Book Review: The M1 Carbine: Variants, Markings, Ammunition, Accessories, by Roger Out

A lot of information in a small, affordable package about this major weapon of WWII, the Korean War, the Vietnam War and countless other battlefields of the world.
Author:
Updated:
Original:

The M1 Carbine: Variants, Markings, Ammunition, Accessories, by Roger Out (ISBN 780764361890, Schiffer Publishing, 880 Lower Valley Road, Atglen, Pennsylvania 19310; 610-593-1777; info@schifferbooks.com; www.schifferbooks.com. Hardcover, 80 pages, 300 color and b/w illustrations, 2021, $24.99).

The M1 Carbine is Schiffer Military History's latest addition to their Classic Guns of the World Series. This 80-page publication is hard-bound and of the quality someone would expect from Schiffer Publishing. The M1 Carbine adds to the series that includes Mauser Rifles Vol. 1: 1870-1918, The Luger P.08 Vols. 1 & 2, Walther P.38, The M1 Garand, The Colt M1911, German Submachine Guns, American Submachine Guns, The Sten, and The German MG 34 and MG 42 Machine Guns in World War II.

As a writer and editor for REGI ARM in France, author Roger Out is no stranger to the world of historical and modern military weapons. He has managed to pack a lot of information about the M1 carbine into a small package.

The M1 Carbine briefly covers the development, various manufacturers, variants (M1A1, M2, and M3), accessories, bayonets, and ammunition associated with the weapon. Out’s French background will give readers accustomed to American authors a slightly different perspective of the carbine.

The illustrations he selected for this book are a mix of crisp, contemporary color photographs as well as period black-and-white photos showing the carbine in use — not only by U.S. troops in World War II, but also by French forces in WWII and Vietnam, U.N troops in Korea, and guerrilla fighters in Central America.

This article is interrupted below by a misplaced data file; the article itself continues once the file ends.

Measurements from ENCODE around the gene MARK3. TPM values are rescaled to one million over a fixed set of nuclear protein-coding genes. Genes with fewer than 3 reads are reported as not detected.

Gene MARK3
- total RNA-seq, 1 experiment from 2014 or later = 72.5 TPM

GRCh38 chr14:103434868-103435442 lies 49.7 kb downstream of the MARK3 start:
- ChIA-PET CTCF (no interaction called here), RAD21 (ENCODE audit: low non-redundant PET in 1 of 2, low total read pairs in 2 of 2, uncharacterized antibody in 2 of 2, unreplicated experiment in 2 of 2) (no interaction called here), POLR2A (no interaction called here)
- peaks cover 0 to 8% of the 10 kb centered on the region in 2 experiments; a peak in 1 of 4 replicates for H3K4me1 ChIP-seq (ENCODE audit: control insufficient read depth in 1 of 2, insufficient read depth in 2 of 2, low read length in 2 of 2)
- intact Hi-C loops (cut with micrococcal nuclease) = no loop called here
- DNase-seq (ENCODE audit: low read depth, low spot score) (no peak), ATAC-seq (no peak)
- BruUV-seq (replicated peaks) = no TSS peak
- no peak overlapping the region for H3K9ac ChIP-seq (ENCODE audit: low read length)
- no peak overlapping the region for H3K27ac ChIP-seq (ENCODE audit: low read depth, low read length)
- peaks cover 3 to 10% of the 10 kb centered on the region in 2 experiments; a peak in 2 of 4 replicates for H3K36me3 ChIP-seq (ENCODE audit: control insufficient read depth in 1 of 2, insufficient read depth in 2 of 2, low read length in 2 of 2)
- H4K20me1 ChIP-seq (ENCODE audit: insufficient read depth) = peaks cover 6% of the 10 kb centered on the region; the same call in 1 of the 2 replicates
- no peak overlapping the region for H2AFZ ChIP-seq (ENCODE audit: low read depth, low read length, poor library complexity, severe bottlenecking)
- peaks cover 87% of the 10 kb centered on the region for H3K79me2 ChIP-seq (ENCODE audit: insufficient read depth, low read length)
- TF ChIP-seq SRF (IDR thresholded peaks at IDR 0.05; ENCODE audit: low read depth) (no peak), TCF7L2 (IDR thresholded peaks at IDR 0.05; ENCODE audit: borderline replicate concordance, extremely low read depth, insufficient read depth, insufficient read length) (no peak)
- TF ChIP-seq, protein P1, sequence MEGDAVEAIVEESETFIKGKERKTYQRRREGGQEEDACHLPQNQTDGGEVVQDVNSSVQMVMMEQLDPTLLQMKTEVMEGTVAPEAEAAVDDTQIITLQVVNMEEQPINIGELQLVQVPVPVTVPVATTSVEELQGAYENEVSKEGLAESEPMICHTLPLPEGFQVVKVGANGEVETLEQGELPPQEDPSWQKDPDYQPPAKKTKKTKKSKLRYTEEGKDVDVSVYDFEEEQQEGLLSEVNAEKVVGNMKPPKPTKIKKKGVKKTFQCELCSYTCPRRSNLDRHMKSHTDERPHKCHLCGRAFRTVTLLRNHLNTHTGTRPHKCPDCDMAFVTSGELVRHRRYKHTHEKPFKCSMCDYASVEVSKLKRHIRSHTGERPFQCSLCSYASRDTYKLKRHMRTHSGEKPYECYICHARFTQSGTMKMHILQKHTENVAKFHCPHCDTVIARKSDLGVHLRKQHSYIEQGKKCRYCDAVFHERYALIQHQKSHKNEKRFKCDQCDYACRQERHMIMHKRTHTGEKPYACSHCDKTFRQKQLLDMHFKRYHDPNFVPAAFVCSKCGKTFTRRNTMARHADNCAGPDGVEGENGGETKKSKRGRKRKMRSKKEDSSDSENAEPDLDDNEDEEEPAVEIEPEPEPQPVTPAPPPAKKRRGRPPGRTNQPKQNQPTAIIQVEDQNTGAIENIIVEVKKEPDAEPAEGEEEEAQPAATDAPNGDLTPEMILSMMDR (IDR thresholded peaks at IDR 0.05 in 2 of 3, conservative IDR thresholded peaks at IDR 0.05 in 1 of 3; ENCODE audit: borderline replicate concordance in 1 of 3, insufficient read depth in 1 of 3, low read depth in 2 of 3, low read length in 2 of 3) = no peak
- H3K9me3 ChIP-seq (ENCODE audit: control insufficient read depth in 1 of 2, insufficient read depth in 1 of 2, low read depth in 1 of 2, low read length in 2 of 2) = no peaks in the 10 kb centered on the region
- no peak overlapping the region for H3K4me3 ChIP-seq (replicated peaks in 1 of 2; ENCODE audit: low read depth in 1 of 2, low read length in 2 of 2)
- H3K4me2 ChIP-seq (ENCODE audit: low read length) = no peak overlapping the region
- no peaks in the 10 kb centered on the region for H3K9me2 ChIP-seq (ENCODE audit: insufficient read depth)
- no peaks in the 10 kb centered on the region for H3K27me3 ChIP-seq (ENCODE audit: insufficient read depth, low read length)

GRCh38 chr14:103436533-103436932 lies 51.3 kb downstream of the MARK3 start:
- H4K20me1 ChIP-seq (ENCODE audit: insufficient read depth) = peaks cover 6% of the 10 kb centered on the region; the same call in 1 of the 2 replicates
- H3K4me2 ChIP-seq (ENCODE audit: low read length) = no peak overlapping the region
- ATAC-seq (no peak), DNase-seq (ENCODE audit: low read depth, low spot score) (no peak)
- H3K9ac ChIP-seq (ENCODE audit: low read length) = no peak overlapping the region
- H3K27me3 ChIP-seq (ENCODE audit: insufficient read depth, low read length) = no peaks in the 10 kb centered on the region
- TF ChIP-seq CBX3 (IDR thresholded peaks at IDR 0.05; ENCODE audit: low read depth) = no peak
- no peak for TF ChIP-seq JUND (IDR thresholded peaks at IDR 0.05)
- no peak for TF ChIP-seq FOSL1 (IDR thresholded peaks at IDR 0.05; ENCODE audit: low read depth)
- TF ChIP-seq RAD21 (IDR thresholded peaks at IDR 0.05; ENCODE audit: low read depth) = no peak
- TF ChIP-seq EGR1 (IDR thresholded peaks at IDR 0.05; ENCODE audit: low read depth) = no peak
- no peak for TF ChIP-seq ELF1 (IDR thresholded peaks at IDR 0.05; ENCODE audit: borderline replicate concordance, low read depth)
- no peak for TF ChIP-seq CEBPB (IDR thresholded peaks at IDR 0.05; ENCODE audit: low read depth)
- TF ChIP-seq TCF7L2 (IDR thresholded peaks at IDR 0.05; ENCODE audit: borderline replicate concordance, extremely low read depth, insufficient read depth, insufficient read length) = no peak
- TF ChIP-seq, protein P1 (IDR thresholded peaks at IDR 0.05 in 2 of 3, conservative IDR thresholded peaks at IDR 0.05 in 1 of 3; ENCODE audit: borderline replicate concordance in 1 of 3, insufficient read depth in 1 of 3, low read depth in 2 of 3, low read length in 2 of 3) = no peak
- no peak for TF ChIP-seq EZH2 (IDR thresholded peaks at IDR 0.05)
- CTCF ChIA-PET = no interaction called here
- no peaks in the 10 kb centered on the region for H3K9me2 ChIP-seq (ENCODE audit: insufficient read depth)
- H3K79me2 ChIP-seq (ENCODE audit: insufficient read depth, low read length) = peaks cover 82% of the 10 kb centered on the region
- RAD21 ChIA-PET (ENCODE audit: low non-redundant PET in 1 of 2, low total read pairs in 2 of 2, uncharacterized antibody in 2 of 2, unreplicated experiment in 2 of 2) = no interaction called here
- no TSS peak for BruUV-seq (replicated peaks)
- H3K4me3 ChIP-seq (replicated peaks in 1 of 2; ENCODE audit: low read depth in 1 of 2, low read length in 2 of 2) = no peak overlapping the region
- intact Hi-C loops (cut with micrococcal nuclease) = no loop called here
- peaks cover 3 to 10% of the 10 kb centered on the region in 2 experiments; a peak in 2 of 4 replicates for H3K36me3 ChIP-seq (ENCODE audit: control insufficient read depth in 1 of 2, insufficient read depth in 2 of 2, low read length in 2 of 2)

Additionally, many of the staged, contemporary photographs showed the carbine grouped with French military items. While the author frequently referenced French use of the firearm,, there was no discussion of how to determine if a carbine had been used by the French military. A couple of contemporary photos, however, failed to reveal the all-important markings.

All measurements — with the exception of caliber — are in metric. Contract dates, serial number ranges, or monthly/ yearly production numbers are not included in this publication. Out did include one table that gives the production totals for all final manufacturers during the WWII, however.

Interestingly, Out gives a large amount of credit for the development of the M1 carbine to David Marshall Williams, though, in a sidebar biography about Williams, he does state that a team from Winchester was involved in the development. Other publications, such as Larry Ruth's War Baby!, recognize Williams' involvement in the gas system but place more significance on the work of William Roemer and Fred Humiston in the refining and development of the firearm.

The M1 Carbine would have benefitted from one more read-through by a fresh set of eyes before publication. One photograph referenced in the main text is missing while the subtitle of another refers to the firearm as being a 30-06. Thankfully, it is correctly identified as .30 carbine later in the book.

These unfortunate errors take away from what is overall a decent book for its size. Regardless, collectors accustomed to information reported by American authors will enjoy the added details about French use of the weapon.

At just $25, The M1 Carbine is an affordable option for those who are just becoming interested in collecting M1 carbines or firearms from that period in general. Ryan Roth 

You may also enjoy

*Book Review: The Complete Tokarev Pistol

*Book Review: US and Allied WWII Fighting Knives

*Book Review: US Small Arms of WWII

*Calendar of Upcoming Military Relic and Gun Shows

*As an Amazon Associate, Military Trader / Military Vehicles earns from qualifying purchases.

Frontline Feature

MLT SPOT FOR SALECROP

UP FRONT AND CENTER!

This Spot Reaches More than 10,000 people a day.